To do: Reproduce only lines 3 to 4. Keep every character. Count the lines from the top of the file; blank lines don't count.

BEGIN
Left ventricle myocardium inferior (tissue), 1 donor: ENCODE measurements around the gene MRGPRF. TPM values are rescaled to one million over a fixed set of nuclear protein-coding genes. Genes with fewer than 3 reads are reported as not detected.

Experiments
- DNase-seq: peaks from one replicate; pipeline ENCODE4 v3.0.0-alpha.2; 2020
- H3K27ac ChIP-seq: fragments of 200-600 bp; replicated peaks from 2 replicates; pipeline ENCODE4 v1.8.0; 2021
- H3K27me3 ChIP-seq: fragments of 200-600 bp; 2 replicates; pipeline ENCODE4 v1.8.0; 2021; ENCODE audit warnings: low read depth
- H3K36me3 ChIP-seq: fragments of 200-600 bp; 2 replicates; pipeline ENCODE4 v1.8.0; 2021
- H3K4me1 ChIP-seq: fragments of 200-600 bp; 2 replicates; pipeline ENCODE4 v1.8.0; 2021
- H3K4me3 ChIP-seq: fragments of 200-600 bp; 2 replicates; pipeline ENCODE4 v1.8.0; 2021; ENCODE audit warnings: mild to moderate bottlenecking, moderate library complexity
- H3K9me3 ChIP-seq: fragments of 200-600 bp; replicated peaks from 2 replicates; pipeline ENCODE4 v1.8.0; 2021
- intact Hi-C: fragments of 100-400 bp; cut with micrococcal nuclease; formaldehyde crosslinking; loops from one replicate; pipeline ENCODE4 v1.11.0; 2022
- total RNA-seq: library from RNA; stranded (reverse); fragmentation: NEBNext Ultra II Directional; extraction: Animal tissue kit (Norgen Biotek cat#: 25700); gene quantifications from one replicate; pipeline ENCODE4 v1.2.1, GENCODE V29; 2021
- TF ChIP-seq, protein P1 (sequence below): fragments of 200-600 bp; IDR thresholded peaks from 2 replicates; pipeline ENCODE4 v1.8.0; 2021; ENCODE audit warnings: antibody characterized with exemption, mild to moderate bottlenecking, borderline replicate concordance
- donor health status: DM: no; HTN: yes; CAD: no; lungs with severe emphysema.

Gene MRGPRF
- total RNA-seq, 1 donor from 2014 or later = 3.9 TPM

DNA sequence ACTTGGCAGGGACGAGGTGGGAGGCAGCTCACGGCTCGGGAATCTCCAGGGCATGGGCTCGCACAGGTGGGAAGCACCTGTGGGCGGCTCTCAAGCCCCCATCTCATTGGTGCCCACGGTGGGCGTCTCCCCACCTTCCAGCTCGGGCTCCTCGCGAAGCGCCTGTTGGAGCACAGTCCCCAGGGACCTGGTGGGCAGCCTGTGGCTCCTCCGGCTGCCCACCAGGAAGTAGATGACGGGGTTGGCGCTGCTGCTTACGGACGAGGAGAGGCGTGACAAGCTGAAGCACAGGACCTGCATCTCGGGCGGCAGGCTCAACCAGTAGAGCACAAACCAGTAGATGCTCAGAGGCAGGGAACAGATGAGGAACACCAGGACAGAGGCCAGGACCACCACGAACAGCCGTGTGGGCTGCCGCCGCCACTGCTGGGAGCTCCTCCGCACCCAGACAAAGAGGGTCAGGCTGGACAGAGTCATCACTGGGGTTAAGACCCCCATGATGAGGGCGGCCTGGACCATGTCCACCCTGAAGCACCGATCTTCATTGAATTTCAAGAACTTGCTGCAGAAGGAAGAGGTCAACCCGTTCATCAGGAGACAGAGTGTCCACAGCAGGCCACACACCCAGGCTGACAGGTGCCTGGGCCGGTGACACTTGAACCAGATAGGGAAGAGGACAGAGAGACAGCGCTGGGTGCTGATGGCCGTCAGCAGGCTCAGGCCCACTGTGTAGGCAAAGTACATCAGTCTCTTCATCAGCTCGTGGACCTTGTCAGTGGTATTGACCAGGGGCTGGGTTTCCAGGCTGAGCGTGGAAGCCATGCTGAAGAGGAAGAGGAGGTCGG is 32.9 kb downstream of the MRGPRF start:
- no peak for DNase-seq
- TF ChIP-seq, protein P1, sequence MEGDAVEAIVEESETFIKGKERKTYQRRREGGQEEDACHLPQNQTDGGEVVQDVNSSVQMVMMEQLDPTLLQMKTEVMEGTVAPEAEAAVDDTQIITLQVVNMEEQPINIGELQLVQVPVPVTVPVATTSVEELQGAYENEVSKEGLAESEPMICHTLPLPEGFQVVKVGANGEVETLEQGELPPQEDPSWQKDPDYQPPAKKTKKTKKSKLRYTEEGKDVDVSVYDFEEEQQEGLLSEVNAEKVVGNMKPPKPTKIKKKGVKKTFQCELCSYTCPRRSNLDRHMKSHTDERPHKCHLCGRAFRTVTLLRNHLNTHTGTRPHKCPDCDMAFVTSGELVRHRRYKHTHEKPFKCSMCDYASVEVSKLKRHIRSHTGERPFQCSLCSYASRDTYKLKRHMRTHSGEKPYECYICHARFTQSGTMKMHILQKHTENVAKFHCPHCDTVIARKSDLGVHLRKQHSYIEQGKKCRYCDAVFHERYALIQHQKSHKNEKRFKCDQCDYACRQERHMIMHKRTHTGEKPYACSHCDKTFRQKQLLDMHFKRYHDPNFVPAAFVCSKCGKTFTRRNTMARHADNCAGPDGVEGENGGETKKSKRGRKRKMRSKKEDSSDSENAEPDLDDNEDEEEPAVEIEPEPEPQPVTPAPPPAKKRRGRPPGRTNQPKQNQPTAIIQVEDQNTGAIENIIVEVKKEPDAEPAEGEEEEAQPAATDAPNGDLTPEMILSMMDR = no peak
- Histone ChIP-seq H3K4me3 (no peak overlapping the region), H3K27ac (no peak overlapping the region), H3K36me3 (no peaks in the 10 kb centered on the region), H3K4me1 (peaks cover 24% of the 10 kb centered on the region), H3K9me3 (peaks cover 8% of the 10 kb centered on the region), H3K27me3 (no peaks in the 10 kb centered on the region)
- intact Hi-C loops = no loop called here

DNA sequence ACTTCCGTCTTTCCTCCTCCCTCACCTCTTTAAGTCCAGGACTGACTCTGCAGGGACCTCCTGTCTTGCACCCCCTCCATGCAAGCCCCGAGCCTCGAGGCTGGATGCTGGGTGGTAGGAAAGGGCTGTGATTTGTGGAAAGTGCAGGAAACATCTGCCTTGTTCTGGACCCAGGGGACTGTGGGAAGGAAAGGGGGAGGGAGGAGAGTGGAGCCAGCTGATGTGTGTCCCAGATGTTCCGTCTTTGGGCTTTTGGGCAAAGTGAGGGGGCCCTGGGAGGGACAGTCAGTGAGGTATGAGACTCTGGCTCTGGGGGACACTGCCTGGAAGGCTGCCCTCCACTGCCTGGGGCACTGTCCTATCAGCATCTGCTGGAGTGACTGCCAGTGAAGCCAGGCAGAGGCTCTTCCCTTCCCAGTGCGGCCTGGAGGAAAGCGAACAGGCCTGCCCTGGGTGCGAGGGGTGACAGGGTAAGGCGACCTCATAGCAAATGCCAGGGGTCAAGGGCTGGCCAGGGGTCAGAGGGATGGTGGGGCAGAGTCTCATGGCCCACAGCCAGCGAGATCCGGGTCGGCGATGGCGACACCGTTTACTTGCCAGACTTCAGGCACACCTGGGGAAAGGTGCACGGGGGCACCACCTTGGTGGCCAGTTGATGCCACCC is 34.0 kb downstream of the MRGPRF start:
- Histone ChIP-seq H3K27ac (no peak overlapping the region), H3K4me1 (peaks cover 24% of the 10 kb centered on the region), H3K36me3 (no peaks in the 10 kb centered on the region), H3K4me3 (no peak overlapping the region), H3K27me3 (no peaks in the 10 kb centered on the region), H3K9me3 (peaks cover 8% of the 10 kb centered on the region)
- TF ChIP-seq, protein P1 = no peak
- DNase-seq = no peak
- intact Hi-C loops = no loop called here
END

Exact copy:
- DNase-seq: peaks from one replicate; pipeline ENCODE4 v3.0.0-alpha.2; 2020
- H3K27ac ChIP-seq: fragments of 200-600 bp; replicated peaks from 2 replicates; pipeline ENCODE4 v1.8.0; 2021